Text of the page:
New cookbook roundup

This month we're introducing a new feature to the EYB website - a cookbook roundup. Every month Susie Chang will be reviewing new releases and noting trends. And she may also occasionally throw in a review of a "not-quite cookbook."

We're arranging for similar roundups like Susie's for books published in the U.K., Australia, and New Zealand, but until we formally launch those, we'll still be noting new arrivals and providing brief descriptions.
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The beginning of 2013 brings some really exciting titles to the shelf - a sort of delayed Christmas present for winter cooks.


Pasta

Pasta, by The Culinary Institute of America: Elegant, giftable, good for inspiration and getting beyond your regular pasta repertoire. Without headnotes, and reticent on sourcing and substitution - so cooks may occasionally flounder trying to find doable recipes. 


Izakaya

Izakaya: The Japanese Pub Cookbook, by Mark Robinson: The trend in Japanese cookbooks these days seems to be Away from sushi and Towards home cooking; Izakaya is in line with that.  Hot food, relatively simple to prepare, and great with beer or sake.


Steamy Kitchen Healthy Asian Favorites

The Steamy Kitchen Cookbook and  Steamy Kitchen's Healthy Asian Favorites, by Jaden Hair:  the Steamy Kitchen Cookbook has been re-released together a new title -  Steamy Kitchen's Healthy Asian Favorites -    by the "mom food blog" (this is an actual category these days)  Steamy Kitchen. Both are "Intro to Asian" for the reluctant cook.


One-Pot Wonders

One-Pot Wonders, by Clifford A. Wright: What Clifford Wright doesn't know about stew and soups from all over the world isn't worth knowing. The latest book is unillustrated, but neatly keyed in the corners with graphics representing which pot you need (wok, skillet, casserole etc).

 

U.K. books newly issued in the United States

Nigellisima

Nigellissima, by Nigella Lawson: The ageless Nigella presents 120 Italian-inspired - not to be mistaken for authentic - recipes. Gorgeous photographs, lush but hasty prose, and lots of shortcuts.


The Little Paris Kitchen

 

The Little Paris Kitchen, by Rachel Khoo: Adorably chic Easy French cookbook by former British fashion publicist. Not a mindblower like Dorie Greenspan's French book, but a good introduction to classic French home recipes.

 

Every Grain of Rice

 

Every Grain of Rice, by Fuchsia Dunlop: Compendium of old and new Dunlop recipes - nicely packaged and illustrated. A contender for most essential Chinese book on any shelf.

 

Complete step-by-step guide

 

Complete Step-by-step Guide to Making Sweets, Candy, & Chocolates, by Claire Ptak: Big, beautiful manual of confectionery. It's a buy-in, so double-check the metric conversions. But the techniques, pictures, and comprehensive candy-making coverage make it a winner.

 

Interesting not-a-cookbook:

Fresh off the boat

 

Fresh Off the Boat, by Eddie Huang - The foul-mouthed, fast-paced memoir of Baohaus proprietor Eddie Huang, rebel scion of a Taiwanese-American suburban family.

 

 

 

This month's trends:

  • Pie (12-15 titles)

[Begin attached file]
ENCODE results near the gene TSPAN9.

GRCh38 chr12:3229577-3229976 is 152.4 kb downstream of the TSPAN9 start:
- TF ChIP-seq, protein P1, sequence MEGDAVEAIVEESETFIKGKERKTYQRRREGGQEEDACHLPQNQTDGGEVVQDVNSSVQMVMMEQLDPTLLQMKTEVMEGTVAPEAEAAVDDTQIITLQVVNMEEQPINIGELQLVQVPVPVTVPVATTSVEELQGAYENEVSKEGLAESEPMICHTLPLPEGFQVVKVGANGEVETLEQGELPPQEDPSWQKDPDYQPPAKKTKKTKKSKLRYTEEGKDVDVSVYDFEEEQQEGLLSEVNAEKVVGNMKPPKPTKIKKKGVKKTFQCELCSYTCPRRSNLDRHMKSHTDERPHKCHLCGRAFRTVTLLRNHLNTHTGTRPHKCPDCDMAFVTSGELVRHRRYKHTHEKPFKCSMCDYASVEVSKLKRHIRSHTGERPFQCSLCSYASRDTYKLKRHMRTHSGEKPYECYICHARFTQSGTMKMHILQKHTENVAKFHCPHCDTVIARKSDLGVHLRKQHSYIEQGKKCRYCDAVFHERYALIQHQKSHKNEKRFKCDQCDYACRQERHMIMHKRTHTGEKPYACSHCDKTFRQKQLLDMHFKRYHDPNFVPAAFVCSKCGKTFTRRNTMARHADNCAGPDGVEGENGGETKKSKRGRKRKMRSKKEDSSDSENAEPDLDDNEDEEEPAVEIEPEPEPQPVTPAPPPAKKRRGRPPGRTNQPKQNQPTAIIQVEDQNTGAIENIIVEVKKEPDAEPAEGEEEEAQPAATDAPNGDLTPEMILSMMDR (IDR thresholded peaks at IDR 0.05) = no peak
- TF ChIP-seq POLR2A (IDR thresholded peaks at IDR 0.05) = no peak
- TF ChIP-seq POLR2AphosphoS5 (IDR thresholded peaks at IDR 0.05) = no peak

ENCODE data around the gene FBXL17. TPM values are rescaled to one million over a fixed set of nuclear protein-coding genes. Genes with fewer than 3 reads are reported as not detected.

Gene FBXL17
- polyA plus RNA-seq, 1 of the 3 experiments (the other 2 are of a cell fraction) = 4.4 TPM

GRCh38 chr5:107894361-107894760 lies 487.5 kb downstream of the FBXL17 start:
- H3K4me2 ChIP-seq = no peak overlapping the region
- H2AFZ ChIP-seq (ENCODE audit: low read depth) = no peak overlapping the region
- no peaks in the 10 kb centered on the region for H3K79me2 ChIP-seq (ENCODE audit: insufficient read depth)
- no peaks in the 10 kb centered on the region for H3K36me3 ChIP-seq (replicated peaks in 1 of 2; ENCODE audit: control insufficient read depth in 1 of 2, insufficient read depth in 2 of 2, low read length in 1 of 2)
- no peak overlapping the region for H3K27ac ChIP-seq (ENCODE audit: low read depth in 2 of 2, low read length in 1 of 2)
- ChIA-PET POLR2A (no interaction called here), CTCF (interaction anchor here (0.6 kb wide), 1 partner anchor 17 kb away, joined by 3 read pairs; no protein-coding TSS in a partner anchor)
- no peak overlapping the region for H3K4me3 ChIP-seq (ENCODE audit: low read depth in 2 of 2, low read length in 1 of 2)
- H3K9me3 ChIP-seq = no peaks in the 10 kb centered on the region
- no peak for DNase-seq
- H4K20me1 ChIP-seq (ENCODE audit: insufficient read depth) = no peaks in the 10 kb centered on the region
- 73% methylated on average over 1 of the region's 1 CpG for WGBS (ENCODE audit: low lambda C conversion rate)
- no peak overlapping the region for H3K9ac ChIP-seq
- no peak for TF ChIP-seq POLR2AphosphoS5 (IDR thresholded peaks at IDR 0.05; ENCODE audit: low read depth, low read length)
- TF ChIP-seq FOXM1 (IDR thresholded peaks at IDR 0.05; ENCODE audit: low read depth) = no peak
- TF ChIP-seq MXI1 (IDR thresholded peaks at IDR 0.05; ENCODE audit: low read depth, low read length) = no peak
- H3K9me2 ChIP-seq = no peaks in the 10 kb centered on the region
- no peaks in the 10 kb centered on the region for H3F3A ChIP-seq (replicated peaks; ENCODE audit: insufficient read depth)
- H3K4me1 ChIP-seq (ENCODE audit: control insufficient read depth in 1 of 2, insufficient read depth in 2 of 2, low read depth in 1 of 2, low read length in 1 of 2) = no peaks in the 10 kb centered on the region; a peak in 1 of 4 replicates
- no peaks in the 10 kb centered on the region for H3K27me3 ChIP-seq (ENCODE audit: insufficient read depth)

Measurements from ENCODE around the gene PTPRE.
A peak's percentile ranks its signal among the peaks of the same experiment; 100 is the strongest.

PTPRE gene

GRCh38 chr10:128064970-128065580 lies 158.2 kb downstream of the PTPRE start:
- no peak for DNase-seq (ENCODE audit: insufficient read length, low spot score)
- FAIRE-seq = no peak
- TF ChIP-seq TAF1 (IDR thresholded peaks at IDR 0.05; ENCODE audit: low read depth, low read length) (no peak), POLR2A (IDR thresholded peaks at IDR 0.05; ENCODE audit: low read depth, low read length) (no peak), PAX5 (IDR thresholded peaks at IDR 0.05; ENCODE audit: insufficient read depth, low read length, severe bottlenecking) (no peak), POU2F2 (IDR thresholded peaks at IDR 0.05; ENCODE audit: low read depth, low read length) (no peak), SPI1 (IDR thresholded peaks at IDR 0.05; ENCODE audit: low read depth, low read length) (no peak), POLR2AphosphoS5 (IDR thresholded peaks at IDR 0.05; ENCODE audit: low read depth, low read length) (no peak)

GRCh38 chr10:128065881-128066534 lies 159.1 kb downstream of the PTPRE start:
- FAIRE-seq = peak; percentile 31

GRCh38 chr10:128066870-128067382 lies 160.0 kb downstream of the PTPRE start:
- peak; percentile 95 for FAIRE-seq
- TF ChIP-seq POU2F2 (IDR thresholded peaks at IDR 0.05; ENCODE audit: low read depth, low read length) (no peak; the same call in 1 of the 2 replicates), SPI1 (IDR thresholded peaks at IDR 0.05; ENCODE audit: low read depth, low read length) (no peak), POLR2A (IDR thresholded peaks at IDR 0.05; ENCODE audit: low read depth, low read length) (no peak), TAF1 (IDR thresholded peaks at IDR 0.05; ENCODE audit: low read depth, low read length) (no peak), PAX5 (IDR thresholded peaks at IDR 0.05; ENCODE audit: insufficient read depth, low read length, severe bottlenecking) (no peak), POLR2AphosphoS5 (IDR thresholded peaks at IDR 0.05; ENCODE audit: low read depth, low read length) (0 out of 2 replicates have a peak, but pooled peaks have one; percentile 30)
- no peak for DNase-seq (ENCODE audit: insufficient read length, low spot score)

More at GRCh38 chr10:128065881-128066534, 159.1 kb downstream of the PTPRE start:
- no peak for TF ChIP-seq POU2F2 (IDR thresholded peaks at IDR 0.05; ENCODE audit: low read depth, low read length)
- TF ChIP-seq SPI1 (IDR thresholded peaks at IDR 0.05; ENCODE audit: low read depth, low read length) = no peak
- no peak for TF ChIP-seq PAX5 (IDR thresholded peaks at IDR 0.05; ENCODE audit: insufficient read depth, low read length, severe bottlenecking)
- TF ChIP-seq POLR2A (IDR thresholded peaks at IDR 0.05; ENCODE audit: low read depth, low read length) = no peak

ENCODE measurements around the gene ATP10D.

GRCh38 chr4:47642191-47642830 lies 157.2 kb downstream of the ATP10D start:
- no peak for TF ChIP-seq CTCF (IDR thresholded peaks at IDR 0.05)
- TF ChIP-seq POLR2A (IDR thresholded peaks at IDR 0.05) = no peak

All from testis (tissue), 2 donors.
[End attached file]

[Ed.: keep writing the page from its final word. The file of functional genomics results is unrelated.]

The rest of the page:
• Slow cookers (50-60 titles)
  • Quinoa (6- 8 titles, including the trying-oh-so-hard 50 Shades of Quinoa).

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And here are the new arrivals from the U.K., Australia, and New Zealand:

From the U.K:

Kitchen Memories

Kitchen Memories, by Lucy Boyd: Lucy Boyd is the daughter of Rose Gray, the late partner of The River Cafe  in London. It's full of recipes that are based on Lucy growing up with Rose and stresses the importance of good quality, simple food. 

 

Paul Hollywood's Bread

 

Paul Hollywood's Bread, by Paul Hollywood: This  well-known British baker and celebrity chef took an interesting approach to bread with this book. He designed his chapters around  how to structure a meal around the bread so none of it will go to waste.

 

Hummingbird Bakery Home Sweet Home

The Hummingbird Bakery Home Sweet Home, by Tarek Malouf: Hummingbird Bakery is a popular English bakery that has already published two cookbooks. Their new book is broader, with recipes for cupcakes, loaves, layer cakes, biscuits, sweets, roulades, pies, puds and savouries.


 

Rachel's Irish Family

 Rachel's Irish Family Food, by Rachel Allen: Rachel teaches at the Ballymaloe farm and cooking school where she also raises her young family. These are the recipes for the food she feeds them.

 

 

And from Australia and New Zealand:


A Bite of the Big Apple

A Bite of the Big Apple: My Food Adventure in New York, by Monica Trapaga and Lil Tulloch:   Monica Trápaga is one of Australia's best-known entertainers and Tulloch is a circus performer; they haveAmerican, Hispanic and Filipino roots in New York City. They bring a unique perspective to New York City, especially Brooklyn.

 

Simon Gault Homemade

Simon Gault Homemade, by Simon Gault: This celebrity chef offers recipes for starters, mains, sides and desserts all designed to give home cooks easy-to-master dishes for a host of occasions, from casual family dinners to special celebrations.

 

No time to cook

No Time to Cook: Fresh & Easy Recipes for a Fast Forward World, by Donna Hay: Hay uses a variety of techniques to ensure fast recipes - using store-bought ingredients, freezing, minimal ingredients, one-pot cooking, and make-ahead dishes.

1 Comment

  • TheSpicedLife  on  3/4/2013 at 11:13 PM

    Love this! Hope you continue! Is it possible to get an email alert for it?

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